Numbers Game

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Numbers Game

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Every day is Groundhog Day for dogs. The same meal, the same treat, the same walk and the same complaining humans. The most amazing thing about dogs is that they tolerate us. They will discuss this at dog parks as the era of human dystopia.

Like many other non-canines around town I have been spending a lot of time walking the dog, thinking and noticing.
I’m noticing that I hear numbers all day. We are currently obsessed with numbers. One fewer death than yesterday is somehow the light at the end of the tunnel.

In the absence of sports, we are breaking down the COVID-19 stats to into a bracket competition between countries, states and even counties. “Will Cache County make the top 10 best or worst?” I imagine unemployed sports journalists saying. “Stay at home, wash your hands and tune in tomorrow.”

On campus there is one cookie left in the vending machine and nobody is playing team sports.

I’ve been an internet junkie from early days of free AOL disks in the mail every other day. I pride myself in being able to sort through jillibytes of information. However, the noise level of everyone trying to help me out is making want to go back to Morse Code.

Everyone whom I have ever bought a paper clip from and who has my email address is sending messages assuring me of their steadfastness during this time of COVID-19 malaise. I truly appreciate the crafted mass mailing sentiment, but unless you want to send me free toilet paper, hand sanitizer or tequila, you are just adding to my stress. This goes double for anybody who wants me to attend their webinar on almost anything. I know you are trying to help, but I already have enough screen time. Just put it on YouTube and I will find it if I want to. Or, better yet, just send thoughts and prayers; they take up no bandwidth.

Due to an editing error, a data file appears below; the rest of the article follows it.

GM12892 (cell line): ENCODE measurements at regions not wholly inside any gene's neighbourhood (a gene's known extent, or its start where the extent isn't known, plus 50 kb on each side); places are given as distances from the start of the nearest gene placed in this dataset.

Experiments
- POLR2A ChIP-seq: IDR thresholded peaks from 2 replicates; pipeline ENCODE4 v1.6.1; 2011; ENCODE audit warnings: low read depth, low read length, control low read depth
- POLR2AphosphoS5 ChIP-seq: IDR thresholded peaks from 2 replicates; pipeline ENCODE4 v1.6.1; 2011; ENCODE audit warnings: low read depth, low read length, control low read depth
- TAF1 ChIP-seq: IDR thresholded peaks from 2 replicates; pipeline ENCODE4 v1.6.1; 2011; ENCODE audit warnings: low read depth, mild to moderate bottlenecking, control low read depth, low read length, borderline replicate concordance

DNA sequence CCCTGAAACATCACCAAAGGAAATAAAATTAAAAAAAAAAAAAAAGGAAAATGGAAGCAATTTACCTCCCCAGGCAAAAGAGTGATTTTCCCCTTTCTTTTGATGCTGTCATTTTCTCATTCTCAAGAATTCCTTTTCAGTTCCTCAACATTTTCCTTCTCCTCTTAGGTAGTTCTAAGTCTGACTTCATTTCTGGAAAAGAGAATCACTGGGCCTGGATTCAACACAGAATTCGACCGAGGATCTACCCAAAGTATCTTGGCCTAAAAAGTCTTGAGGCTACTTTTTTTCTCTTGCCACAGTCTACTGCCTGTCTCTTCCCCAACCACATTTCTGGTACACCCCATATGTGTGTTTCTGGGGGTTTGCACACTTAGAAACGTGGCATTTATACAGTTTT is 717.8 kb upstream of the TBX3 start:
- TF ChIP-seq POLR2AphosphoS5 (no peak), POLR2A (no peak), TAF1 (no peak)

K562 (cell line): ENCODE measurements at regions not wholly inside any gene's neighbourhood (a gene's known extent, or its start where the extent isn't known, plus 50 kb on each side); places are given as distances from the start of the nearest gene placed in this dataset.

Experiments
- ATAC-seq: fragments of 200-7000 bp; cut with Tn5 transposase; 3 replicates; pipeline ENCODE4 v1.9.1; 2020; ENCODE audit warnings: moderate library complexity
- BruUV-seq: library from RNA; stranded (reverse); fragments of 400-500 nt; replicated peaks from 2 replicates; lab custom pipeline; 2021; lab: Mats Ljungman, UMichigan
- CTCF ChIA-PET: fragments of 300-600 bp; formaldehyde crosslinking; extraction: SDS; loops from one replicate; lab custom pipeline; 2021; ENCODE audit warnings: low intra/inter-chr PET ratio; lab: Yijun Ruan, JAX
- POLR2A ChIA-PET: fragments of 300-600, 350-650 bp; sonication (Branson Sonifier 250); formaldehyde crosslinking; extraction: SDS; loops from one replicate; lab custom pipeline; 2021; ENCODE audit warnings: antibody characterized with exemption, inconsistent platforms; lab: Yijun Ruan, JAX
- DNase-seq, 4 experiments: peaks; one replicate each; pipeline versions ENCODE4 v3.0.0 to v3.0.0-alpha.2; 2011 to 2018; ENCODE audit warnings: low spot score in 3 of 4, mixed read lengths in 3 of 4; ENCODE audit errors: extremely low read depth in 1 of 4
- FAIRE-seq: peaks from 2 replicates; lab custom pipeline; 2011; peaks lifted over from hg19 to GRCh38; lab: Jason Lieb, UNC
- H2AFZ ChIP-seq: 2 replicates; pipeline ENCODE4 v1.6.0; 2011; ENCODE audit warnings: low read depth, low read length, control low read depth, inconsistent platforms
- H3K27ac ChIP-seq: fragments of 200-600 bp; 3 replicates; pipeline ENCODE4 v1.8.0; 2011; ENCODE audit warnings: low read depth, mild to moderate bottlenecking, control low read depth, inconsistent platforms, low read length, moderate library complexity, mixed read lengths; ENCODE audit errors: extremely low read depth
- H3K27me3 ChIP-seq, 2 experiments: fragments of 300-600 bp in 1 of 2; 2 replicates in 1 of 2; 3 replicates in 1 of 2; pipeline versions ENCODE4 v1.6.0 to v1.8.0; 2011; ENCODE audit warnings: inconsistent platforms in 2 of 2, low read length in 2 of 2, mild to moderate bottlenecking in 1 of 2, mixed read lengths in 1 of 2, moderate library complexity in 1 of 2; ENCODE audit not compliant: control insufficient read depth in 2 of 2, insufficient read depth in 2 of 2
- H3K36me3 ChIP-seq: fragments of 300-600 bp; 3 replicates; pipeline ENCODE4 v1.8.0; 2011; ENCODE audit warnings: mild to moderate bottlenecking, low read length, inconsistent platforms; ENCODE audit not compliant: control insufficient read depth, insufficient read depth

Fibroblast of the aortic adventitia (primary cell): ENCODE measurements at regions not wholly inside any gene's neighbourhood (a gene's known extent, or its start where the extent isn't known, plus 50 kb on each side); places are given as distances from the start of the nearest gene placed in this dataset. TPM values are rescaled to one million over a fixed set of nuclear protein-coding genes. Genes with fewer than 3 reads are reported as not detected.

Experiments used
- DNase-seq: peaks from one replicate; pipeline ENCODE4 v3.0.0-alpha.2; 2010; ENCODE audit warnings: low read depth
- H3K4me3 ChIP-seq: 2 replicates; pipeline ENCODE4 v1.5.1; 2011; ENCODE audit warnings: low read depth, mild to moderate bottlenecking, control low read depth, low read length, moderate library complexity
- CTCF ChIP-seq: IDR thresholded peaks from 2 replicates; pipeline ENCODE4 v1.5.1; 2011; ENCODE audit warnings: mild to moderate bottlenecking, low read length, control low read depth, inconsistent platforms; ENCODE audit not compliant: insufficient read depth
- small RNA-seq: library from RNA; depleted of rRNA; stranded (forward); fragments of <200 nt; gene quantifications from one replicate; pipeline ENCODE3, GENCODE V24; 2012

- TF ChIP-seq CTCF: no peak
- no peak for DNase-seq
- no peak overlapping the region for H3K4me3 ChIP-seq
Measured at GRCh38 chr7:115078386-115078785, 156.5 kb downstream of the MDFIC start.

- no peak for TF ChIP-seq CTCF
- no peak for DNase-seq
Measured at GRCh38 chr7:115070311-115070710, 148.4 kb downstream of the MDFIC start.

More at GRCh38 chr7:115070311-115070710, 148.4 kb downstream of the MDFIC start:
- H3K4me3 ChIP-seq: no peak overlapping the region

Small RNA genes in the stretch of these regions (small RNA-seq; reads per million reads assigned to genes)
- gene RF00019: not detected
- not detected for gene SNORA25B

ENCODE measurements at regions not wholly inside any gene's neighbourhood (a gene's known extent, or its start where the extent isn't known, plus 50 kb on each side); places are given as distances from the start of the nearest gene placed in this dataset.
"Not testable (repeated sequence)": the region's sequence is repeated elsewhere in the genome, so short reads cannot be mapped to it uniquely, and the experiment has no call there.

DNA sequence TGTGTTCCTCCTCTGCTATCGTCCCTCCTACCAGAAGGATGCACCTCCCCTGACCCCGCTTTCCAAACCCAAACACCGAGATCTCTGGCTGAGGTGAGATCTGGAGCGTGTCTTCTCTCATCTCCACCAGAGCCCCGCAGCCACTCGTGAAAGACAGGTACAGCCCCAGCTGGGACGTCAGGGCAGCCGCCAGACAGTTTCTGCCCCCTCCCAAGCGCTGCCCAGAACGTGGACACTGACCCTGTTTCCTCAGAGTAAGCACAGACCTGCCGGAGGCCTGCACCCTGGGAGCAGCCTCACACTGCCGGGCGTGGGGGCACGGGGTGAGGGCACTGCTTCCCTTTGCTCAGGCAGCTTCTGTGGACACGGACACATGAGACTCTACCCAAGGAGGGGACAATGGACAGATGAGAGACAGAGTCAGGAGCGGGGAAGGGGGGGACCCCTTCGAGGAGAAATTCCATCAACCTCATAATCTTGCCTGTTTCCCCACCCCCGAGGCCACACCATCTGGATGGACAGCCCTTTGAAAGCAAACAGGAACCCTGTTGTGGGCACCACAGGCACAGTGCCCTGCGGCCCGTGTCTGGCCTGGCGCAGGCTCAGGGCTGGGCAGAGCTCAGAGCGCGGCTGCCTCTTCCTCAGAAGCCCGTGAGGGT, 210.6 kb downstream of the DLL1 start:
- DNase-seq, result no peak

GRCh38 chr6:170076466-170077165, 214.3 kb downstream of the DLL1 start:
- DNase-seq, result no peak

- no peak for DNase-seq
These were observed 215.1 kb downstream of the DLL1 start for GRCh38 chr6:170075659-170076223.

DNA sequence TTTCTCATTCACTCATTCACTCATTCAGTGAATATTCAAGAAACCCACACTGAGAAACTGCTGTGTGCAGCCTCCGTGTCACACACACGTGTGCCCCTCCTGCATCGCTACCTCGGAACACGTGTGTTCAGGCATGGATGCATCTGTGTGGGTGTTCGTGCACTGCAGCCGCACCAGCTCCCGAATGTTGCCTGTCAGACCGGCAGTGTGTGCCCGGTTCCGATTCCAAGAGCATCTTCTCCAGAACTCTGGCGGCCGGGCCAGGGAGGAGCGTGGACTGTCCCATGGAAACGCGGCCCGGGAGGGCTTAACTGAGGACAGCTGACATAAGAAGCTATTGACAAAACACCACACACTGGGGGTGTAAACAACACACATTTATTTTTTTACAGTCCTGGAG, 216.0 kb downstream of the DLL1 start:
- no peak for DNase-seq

None of this can replace a hug and arguing politics in person over a lunch table, but thanks for trying.
Like everyone else, I’m a little on edge. I got in an argument over if lottery tickets in Franklin, Idaho were essential or not. I personally don’t have any more interest in lottery tickets than greyhound races, but I have been going to Franklin, 13 miles across the border, for alcoholic beverages on Sundays for 38 years. Even though we have all these state boundary COVID-19 things going on, Cache and Franklin counties have always had a symbiotic economic relationship. Crossing each other’s borders should be declared essential. I’m not sure what the consensus is on Wendover and Montello, but I also enjoy those neighbors as well.

When I escape from the indoor screens, I notice too many things. The real-world stimulation is now almost too intoxicating.

My least-loved sport of golf now reminds me of normal life. I guess tennis and pickleball would be spacial distance-allowable so long as you don’t play doubles and rush the net.

I look up at the sky and see nearly zero aircraft or contrails. I hear squirrels, birds and rustling strange things almost as well as our dog.

I notice a grim biker hunched over his handlebars every morning at the same time on the same route. Of course, I notice him because I am doing my same thing on the same route at the same time every morning. We seek comfort in routine.

My personal numbers: I have spent zero cash in the last six weeks. Cash just seems suddenly dirty. The little dog rest stop I built at the end of our driveway is going through an epic number of poop bags. I will just assume they are all being used for dog poop, but in these curious times you never know.

Dennis Hinkamp would like to remind you to embrace your inner introvert and continue to stay home.

 
 
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